We all live in social communities — not just physical neighborhoods, but online communities where people live and engage. Pick your passion, and there’s a social community for it. Twitter, Facebook and LinkedIn come to mind at first, but the list includes more interest-specific communities, too — e.g., BeKnown for job seekers, Ravelry for knitters and fiber artists, Orchid for jewelers, or the Steve Hoffman Forum for audiophiles.
Pretty exciting, really — it’s why we here at TalentCulture and #TChat have been talking about talent communities for several months. But what about the concept of talent communities — are we really discovering the best talent available in these online communities? Do these communities help hiring leaders discover talent quality over talent quantity? Why do we even call them “talent” communities? Should we, or are these simply the communities that the talented happen to call home?
For about a year I’ve been anticipating the emergence of talent communities, virtual online communities created by employer brands looking to forge bonds with job prospects and existing employees using Web-based software to facilitate and mediate social interactions. Many recruiters’ and leading practitioners’ thoughts have been mixed. It seems like a great idea to me, however, and I find myself wondering why we struggle to find more pertinent case studies.
It’s more than software, of course: Leaders and recruiters need the human touch, as well, in the form of a community manager, a gatekeeper and people who moderate and give life to the talent community. Put all that together, many HR and recruitment practitioners thought, and you’d be able to create a virtual community that represents your employer brand.
An applicant tracking database of contacts is not the same as a talent community of people looking for a place to belong and be engaged. We know this to be true. But, to be honest, many questions still remain in my mind.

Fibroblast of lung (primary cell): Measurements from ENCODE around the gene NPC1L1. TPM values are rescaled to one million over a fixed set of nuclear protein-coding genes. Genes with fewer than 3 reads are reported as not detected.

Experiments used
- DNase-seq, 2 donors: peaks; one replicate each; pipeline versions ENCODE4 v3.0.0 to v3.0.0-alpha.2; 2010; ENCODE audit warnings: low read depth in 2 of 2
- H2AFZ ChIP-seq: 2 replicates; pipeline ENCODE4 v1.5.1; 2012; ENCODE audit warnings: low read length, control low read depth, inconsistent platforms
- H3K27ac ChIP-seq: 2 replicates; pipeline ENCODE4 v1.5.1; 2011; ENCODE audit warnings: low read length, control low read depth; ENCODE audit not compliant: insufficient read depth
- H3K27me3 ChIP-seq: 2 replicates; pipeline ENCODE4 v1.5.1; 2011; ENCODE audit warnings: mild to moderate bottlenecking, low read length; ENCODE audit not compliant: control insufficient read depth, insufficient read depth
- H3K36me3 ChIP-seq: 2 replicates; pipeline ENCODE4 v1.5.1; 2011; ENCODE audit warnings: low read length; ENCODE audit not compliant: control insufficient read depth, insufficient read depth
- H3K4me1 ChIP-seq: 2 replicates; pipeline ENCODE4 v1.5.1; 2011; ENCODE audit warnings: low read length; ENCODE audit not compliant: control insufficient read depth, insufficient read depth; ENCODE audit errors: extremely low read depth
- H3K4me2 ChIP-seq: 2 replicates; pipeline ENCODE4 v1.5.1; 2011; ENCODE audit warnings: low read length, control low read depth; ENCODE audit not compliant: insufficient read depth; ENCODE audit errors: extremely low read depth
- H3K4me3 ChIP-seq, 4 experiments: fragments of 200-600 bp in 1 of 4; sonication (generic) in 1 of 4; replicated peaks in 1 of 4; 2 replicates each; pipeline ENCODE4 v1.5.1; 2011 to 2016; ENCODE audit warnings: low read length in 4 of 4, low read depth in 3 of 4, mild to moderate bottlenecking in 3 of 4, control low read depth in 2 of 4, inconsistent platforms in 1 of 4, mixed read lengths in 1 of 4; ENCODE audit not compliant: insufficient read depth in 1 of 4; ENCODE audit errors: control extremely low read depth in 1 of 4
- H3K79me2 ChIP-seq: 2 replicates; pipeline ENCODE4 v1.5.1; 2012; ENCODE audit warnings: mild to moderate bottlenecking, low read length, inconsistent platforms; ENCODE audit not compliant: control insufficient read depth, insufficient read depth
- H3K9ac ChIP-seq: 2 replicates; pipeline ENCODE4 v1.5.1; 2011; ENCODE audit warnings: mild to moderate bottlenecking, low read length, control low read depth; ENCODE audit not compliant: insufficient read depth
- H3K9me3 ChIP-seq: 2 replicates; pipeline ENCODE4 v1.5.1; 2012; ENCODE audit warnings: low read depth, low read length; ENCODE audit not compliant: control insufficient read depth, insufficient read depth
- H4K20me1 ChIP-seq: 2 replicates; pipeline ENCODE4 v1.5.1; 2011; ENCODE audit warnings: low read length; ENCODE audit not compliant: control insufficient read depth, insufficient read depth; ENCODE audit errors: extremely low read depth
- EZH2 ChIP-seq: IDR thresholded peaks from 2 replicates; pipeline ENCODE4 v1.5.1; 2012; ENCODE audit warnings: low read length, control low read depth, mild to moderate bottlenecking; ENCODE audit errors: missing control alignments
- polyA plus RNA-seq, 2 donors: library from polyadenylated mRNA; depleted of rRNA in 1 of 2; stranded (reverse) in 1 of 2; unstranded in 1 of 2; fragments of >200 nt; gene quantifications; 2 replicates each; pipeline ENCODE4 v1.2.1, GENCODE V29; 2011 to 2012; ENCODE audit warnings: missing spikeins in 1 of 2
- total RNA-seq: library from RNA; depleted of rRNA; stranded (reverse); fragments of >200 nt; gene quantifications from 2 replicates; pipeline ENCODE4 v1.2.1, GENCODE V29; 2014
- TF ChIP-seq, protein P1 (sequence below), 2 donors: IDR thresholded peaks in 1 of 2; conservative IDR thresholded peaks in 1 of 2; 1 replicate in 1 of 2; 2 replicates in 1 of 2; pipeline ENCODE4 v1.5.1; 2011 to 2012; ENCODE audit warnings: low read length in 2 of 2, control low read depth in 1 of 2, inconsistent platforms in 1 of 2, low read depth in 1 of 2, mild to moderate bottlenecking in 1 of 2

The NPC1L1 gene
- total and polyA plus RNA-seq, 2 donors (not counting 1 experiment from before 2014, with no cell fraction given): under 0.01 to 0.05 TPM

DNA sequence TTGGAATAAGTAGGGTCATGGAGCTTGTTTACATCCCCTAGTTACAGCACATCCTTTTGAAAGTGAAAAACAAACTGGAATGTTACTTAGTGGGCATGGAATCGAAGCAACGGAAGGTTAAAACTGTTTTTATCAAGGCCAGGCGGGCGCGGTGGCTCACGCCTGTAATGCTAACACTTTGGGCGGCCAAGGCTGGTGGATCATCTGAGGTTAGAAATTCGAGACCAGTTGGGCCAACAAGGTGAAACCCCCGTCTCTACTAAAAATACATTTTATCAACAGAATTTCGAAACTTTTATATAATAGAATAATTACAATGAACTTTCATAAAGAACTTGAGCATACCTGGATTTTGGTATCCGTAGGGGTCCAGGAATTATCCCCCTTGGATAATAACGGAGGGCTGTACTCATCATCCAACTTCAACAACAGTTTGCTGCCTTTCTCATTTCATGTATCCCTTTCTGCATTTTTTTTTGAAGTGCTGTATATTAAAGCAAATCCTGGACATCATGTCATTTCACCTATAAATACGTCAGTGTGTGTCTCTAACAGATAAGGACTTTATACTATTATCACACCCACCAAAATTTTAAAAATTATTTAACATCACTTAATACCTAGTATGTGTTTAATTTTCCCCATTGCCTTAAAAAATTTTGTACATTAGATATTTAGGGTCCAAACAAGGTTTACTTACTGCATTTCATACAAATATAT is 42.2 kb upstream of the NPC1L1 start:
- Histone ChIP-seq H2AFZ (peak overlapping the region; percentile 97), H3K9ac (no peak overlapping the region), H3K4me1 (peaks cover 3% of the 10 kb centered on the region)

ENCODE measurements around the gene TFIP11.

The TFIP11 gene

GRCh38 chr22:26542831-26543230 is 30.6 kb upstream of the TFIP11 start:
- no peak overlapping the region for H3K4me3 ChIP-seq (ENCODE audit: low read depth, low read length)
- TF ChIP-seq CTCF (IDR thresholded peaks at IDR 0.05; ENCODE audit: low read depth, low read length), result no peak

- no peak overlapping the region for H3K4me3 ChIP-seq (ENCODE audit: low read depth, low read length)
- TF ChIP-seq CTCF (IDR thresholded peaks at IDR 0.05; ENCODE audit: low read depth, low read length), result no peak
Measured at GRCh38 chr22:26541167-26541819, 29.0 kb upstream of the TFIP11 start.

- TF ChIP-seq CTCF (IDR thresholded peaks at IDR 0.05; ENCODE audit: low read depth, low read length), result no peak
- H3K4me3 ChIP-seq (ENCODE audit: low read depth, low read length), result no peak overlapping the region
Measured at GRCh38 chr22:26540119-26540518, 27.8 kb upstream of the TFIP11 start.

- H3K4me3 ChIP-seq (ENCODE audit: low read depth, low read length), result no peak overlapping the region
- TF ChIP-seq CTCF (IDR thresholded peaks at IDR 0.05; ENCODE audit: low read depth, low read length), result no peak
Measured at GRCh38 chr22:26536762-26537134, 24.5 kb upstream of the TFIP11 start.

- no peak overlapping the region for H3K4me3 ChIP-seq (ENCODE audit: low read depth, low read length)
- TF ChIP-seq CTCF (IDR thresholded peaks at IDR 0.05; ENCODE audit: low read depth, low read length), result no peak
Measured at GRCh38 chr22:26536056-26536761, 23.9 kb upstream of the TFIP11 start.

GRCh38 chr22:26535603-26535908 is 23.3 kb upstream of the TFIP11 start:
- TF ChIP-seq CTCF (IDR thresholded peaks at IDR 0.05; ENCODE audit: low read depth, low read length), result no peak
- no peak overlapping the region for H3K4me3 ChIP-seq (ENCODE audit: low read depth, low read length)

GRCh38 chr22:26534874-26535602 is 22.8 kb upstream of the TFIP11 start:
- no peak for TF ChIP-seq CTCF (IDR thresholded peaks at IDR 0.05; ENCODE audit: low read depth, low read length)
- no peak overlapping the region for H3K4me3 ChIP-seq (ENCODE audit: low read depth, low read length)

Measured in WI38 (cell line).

I love the concept and believe with more case studies talent communities can find proper footing in the marketplace. It’s still early in the innovation game. I never thought I’d still be saying so, but it’s true: Talent communities are still an elusive concept to certain markets and people.
This is my reality to date, and I’m left with some big questions presently: Is social community simply too hard to box up and monetize? Is it antithetical to the people business to put up a Web interface first? What dilemma, really, do talent communities solve?
You see the problem. Leaders, Recruiters and HR folk are people people. We have stacks of business cards, smartphones filled with names and numbers, databases cross-referenced with name, number and expertise. We collect people. We have lunch with different people every day. Most of this activity is social, but not all-inclusive. We build our own communities, and then we link those to the employer brands we represent. So where do talent communities fit?
To debate, if not answer, the question, we’re throwing the topic out to our trusty #TChat Community. KC Donovan, close friend of TalentCulture (and one of our first tweeters ever), and early Talent Community innovator, will be your moderator. Joining him will be yours truly and other talented and thoughtful people. Should we take the talent out of social communities? We want to know your thoughts. So please join us in the discussion Wednesday, April 4, at at 7-8 pm ET (6-7 pm CT, 4-5 pm PT, or wherever you are), and have your crib notes ready for the following questions. See you there!
Q1: Is there a difference between a social community and a talent community? Why or why not?
Q2: Is the word “community” the right one to use for talent or social, or are there better names to use?
Q3: Can you manufacture online communities, or are they best left to develop organically?
Q4: What information do companies want to learn from talent communities?
Q5: What are the pros & cons of talent communities as an extension of orgs’ talent mgmt programs?